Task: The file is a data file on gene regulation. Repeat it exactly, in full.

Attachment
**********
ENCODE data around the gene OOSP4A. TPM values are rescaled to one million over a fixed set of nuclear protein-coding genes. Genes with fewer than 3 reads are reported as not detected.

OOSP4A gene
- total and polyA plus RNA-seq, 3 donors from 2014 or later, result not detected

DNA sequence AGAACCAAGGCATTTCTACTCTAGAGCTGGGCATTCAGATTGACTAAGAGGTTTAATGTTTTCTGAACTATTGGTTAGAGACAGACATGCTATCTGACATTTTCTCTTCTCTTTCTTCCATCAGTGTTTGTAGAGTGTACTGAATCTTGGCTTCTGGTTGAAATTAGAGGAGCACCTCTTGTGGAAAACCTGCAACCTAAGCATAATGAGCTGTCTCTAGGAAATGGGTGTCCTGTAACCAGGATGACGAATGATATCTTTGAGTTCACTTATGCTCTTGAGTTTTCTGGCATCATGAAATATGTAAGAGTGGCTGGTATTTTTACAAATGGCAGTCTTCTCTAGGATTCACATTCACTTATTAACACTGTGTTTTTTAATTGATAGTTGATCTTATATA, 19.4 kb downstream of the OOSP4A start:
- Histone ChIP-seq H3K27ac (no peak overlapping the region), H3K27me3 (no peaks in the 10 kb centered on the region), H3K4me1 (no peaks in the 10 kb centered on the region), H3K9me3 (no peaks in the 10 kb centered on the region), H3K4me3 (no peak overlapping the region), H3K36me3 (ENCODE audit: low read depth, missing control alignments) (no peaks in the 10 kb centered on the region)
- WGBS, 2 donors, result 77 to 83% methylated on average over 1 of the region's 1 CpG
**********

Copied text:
ENCODE data around the gene OOSP4A. TPM values are rescaled to one million over a fixed set of nuclear protein-coding genes. Genes with fewer than 3 reads are reported as not detected.

OOSP4A gene
- total and polyA plus RNA-seq, 3 donors from 2014 or later, result not detected

DNA sequence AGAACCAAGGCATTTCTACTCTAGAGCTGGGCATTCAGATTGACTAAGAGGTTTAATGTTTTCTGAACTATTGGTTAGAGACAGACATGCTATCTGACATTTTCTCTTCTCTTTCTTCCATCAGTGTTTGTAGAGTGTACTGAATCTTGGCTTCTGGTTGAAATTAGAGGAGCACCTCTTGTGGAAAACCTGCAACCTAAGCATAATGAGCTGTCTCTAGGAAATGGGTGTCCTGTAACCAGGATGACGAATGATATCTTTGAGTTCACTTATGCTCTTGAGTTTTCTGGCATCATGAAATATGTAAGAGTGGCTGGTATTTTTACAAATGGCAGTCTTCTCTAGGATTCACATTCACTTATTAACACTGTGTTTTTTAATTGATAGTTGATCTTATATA, 19.4 kb downstream of the OOSP4A start:
- Histone ChIP-seq H3K27ac (no peak overlapping the region), H3K27me3 (no peaks in the 10 kb centered on the region), H3K4me1 (no peaks in the 10 kb centered on the region), H3K9me3 (no peaks in the 10 kb centered on the region), H3K4me3 (no peak overlapping the region), H3K36me3 (ENCODE audit: low read depth, missing control alignments) (no peaks in the 10 kb centered on the region)
- WGBS, 2 donors, result 77 to 83% methylated on average over 1 of the region's 1 CpG